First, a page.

March 17 - 21, 2014:
After picking up our mail at the Globe post office (our new South Dakota license plates and registration), it was Adios to Globe and onward on Rt 188 up over a steep pass to Roosevelt Lake.
Roosevelt Lake is a huge recreational area, enormous, with eight developed campgrounds that contain 1,500 campsites and several boat ramps and marinas. This area is jointly operated by the National Forest Service and the US Department of Agriculture. It is all first come, first served campsites, nice size campsites with picnic tables, shade armadas, fire pits, Toilet/Bath house, potable water, but no hookups or amenities. It is a really great boating and fishing area that attracts people from all over. They have a crazy camping system here, to camp you first need a Tonto Pass which you can only get at local merchants or the ranger station, but not at the Campground ? This pass is a card with scratch off boxes for the date and is good for only 24 hours. Since we are staying 5 days, we had to buy 5 cards, one for each day and we have to put a new card on the vehicle with the new date scratched off each day. Seems like a wasteful and inefficient method !
While I'm on a rant, another thing, they have about 1,500 campsites here, but no store of any kind where you can buy necessities such as water, ice, beer, snacks, etc and also only two part time dump stations. Also only one privately owned gas station/store at the south end of the recreation area, that's it, otherwise you must drive 30 some miles to Globe or Payson for anything. The recreation area could be making considerable money with some kind of store here, I would think ?
On Wednesday, we went to the Tonto National Monument practically across the road from the campground. This is a Salado Indian cliff dwelling site that is remarkable. There is a lower and a upper cliff dwelling, however the upper is only accessible by guided tours on weekends. The view from the cliff dwelling was really beautiful although todays lake in the distance did not exist back then. If it had the Salado might still be here. They were productive farmers who built irrigation canals from the river to water their crops and were also hunters and gathers. They developed a style of Polychrome pottery with intricate designs that became most popular. They disappeared sometime in the mid 1400's, it is speculated due to the harsh cycles of drought and flooding here. This also plagued the early US settlers, which led to building the Roosevelt Dam which in turn led to the development of the whole Phoenix metropolitan area. Progress ?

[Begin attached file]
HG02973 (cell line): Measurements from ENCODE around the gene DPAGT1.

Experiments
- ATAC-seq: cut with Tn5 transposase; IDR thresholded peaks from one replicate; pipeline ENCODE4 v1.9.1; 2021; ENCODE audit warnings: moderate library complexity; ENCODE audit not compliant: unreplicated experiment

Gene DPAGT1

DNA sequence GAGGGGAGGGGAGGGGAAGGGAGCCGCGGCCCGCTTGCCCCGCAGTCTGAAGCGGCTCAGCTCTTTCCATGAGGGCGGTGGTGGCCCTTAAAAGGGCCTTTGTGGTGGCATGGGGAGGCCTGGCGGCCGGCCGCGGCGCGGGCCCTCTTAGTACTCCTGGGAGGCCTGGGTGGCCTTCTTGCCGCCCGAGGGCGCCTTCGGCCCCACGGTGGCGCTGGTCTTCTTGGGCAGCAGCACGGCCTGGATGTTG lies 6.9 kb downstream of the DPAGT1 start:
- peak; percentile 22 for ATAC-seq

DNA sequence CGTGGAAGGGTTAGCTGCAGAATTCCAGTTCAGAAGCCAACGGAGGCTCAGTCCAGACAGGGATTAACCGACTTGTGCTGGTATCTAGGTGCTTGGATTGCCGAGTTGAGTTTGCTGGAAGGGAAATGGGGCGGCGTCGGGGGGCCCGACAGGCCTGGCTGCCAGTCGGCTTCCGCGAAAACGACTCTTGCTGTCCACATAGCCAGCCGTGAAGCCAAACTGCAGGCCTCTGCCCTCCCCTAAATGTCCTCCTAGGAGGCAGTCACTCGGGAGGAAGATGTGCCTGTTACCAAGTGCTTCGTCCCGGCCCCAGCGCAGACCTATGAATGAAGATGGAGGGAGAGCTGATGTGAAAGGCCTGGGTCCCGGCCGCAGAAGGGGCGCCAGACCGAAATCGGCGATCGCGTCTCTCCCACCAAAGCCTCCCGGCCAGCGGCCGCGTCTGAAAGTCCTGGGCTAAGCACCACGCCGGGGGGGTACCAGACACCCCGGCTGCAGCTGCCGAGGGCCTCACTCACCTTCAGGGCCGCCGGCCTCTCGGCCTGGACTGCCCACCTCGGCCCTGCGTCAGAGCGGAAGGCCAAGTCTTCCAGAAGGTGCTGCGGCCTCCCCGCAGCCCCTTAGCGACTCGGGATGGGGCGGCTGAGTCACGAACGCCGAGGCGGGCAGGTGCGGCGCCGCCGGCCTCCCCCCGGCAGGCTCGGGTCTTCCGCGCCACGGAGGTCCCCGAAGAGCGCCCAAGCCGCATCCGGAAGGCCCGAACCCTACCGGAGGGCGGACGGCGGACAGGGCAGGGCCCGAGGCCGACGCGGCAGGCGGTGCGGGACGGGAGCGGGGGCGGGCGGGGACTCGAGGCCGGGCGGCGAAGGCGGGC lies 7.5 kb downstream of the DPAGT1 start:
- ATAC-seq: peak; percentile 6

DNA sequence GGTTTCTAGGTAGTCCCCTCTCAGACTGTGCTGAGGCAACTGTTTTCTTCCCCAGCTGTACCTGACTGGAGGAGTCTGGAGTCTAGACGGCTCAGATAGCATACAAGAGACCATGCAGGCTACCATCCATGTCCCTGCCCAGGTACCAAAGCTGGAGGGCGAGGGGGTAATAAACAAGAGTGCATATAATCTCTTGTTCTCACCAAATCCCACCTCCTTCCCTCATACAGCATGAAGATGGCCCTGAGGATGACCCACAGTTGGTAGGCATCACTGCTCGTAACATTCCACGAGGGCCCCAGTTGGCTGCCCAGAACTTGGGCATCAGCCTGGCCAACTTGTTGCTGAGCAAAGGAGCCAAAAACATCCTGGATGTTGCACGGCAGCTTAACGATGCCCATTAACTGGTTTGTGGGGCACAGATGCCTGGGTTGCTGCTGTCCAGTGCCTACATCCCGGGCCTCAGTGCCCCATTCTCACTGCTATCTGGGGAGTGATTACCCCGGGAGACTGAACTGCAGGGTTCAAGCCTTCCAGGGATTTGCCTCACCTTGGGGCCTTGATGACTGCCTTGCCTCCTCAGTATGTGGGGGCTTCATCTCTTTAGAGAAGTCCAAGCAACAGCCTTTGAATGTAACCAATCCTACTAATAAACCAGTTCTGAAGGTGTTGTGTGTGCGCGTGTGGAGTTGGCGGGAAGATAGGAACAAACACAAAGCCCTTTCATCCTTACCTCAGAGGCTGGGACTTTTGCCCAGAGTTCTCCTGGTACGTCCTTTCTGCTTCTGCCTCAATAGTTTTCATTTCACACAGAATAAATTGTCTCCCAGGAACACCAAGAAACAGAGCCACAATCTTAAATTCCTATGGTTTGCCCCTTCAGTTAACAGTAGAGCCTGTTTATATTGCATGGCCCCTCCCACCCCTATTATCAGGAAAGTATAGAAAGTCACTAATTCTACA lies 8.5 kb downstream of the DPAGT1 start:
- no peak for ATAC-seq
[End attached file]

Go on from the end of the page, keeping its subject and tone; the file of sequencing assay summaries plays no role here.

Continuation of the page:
|Tonto Cliff Dwellings|
|Interior of Cliff Dwellings|
|Interior view of cliff dwellings|
|View from the cliff dwellings, Roosevelt lake in distance|
|View of Roosevelt Dam on display at visitors center|
|View of Roosevelt Bridge|
|Another angle of the bridge|
|View of Roosevelt Dam, the original Dam was all masonry block construction.|
The Dam was modified latter to raise to a higher height and to strengthen.
|The pretty side of Roosevelt Dam|
Thursday I went off in search of adventure with a drive from Roosevelt Dam to Tortilla Flat on the Apache Trail. Twinkles declined as she is not fond of roads that have endless drop offs with minimal or no guard rails. It is 26 miles in length, 22 of which is dirt and not smooth dirt, but mostly a bumpy, corduroy surface. It is also narrow in places, sometimes one lane only, steep, curvy and dusty. The Jeep has a stiff suspension and rides very rough, had to keep the speed low so I wouldn't dribble over the edge in places. The scenery however is world class, especially the most scary parts near Fish Creek. I did have a minor accident off the road taking a photo, when I lost my balance, fell into a cactus, scrapped by leg and landed on an anthill. I broke my fall with the camera, but somehow did not seem to damage it. Overall not much damage, except for about an hour with needle and tweezers picking out cactus needles.
|View of Salt River from the Apache Trail|
|Apache Trail view, nice Bridge|
|Brittle bush are blooming everywhere|
|Poppys all over too !|
|Something in Daisy family, should know|
|View of Apache Lake from Apache Trail|
|Interesting Saguaro's along trail|
|Luscious green Cottonwood Trees along creek|
|Taking a break from the brain rattling ride|
|Headings down into Canyon area|
|View in the Canyon|
|Over the bridge then up the narrow ledge above|
|It was worse than it looks here|
|Coming back up from the other side, better on the inside of road|
|Nice camp fire setting along trail|
|In spite of my slip, I got the photo I wanted|
|Another common flower in bloom everywhere|
Theodore Roosevelt, traveled on the Apache trail to the dedication of the Roosevelt Dam on March 18, 1911 and said the following about the trail in his speech;
"The Apache Trail combines the grandeur of the Alps, the glory of the rockies, the magnificence of the Grand Canyon and then adds an indefinable something that none of the others have, to me, it is most awe-inspiring and most sublimely beautiful". (He did have a way with words.)
In that vein, I'm now hooked on Tony Hillerman books, who also has a way with words. I am now on my third book this month, might be a record. Twinkles, the original bookworm is very impressed. The books take place in the Navajo and Pima Indian country where we are headed. I'm trying think more like an indian these days
We are taking short hops north with the next one on Friday to Payson, Arizona. We plan about 4-5 days there to recharge with a full hookup campsite. Lots to see and do in Payson, it's Zane Grey country.
Keep on moving On,
Twinkles and Slick